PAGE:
A while ago I noticed a natural-looking brand of shampoo in the shower.
My wife had picked it up but wasn’t using it, so I decided to give it a try.
The bottle boasted several signs that it was a clean, ethical product: 100% recycled plastic, 100% vegetarian, logos from organizations that protect animals from cruel testing, claims of no toxic ingredients such as parabens and phthalates.
But then I saw some confusing phrases: “no harsh sulfates,” “no damaging sulfates.”
Since I started working at Public Goods, I’ve become familiar with sulfates, chemical compounds that increase the cleaning power of shampoos and cleaning products. This cheap but reliable ingredient helps create the foamy lather effect many of us associate with the experience of bathing or cleaning.
Sulfates often support the petroleum industry, which is responsible for much of the pollution that contributes to climate change. During the manufacturing of products that contain sulfates, there is a risk of contamination from 1,4-dioxane, a chemical the Environmental Working Group [EWG] believes might be linked to cancer in humans. Some consumers simply find sulfates irritating to their skin or eyes.
Because of these facts, I assumed all sulfates were at least somewhat unhealthy. The idea of sulfates that weren’t harsh or damaging seemed like an oxymoron.
Then I remembered that people frequently use the term, “sulfates,” to refer specifically to sodium lauryl sulfates [SLS] and sodium laureth sulfates [SLES]. These compounds are by far the most controversial in the sulfate category.
“Sulfate-free” shampoos don’t contain SLS or SLES, but most of them do rely on some form of sulfate, according to Lizzy Trelstad, a chemist at Beaker. There is no regulation of the term, “sulfate-free,” so brands can employ it however they want.
When I perused the ingredients on the back of the bottle, I didn’t see any SLS or SLES. I did, however, notice sodium sulfate and sodium lauryl sulfoacetate [SLSA]. These chemicals may technically be sulfates, Trelstad said, but it’s true that they aren’t harsh or damaging like SLS and SLES.
EWG has assigned sodium sulfate and SLSA a hazard score of 1 out of 10, meaning the organization doesn’t view the substances as public health concerns. Unlike SLS, there is no reported risk of contaminating these chemicals during their manufacturing process.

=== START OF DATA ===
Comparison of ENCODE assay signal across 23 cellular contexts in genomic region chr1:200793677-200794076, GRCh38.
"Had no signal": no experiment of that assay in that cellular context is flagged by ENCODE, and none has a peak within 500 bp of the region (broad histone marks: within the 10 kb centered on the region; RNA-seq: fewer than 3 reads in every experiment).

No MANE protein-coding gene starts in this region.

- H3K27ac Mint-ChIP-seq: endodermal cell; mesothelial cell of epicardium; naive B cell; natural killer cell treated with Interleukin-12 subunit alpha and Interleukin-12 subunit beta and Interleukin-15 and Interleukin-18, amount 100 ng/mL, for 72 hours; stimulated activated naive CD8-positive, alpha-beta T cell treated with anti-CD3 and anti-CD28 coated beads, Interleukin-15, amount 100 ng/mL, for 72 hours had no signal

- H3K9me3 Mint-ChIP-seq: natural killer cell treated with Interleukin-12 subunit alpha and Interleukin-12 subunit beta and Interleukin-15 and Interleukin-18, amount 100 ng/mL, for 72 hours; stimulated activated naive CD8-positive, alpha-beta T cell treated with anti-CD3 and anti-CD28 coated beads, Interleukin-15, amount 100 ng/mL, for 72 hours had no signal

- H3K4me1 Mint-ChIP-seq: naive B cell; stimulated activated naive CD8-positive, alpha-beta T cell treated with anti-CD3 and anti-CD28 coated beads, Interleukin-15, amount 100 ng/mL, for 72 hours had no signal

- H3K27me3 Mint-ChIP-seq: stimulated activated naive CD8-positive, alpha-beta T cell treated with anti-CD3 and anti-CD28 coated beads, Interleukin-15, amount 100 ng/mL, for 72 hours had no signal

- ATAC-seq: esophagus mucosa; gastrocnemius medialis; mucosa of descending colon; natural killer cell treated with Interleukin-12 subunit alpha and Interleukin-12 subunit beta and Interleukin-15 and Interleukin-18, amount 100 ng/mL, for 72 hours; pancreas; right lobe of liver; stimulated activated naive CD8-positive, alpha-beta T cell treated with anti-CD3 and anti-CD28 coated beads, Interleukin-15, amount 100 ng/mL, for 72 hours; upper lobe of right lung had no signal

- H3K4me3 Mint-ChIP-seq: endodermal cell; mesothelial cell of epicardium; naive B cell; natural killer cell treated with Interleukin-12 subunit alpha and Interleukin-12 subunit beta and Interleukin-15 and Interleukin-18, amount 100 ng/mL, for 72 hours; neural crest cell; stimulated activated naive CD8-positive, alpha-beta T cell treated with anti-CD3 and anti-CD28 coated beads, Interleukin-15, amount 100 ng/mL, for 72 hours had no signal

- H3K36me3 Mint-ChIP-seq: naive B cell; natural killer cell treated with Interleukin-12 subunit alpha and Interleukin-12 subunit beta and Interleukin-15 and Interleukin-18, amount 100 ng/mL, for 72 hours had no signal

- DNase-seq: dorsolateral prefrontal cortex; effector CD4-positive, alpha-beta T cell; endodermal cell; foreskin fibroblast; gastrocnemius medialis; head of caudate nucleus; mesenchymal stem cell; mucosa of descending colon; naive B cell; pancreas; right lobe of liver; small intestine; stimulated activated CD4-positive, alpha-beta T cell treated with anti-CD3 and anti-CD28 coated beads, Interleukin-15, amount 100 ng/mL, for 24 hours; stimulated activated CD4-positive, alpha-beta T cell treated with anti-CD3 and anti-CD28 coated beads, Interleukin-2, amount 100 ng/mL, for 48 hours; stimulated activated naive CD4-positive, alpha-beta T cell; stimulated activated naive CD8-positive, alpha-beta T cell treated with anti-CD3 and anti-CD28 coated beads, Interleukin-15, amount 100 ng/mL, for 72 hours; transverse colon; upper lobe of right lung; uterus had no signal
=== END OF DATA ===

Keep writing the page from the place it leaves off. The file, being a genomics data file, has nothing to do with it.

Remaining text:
SLSA has become a popular ingredient in shampoos that claim to be natural. Nonetheless, the compound can be synthetically produced, Trelstad said, citing her experience working with natural and synthetic personal care brands.
These revelations compelled me to reevaluate my perception of sulfates and sulfate-free products, especially shampoos. Sometimes consumers, including myself, can be a little dogmatic about the ingredient.
When I first read the “no harsh sulfates” label, I assumed it was marketing language designed to obfuscate alarming ingredients. Now that I have thought more about the issue, the phrase might have simply been a poor choice of words.
If I was leading the brand, I would highlight the fact that the products don’t include SLS or SLES. Instead the vague language raised questions and made me nervous about the product. The case may seem personal, but many of our members at Public Goods have a similar mindset and often research ingredients or marketing buzzwords.
Brands can use mild sulfates and still be ethical, but perhaps what’s equally important is being direct and transparent with consumers. When healthy products have nothing to hide, there’s no need for confusing claims.
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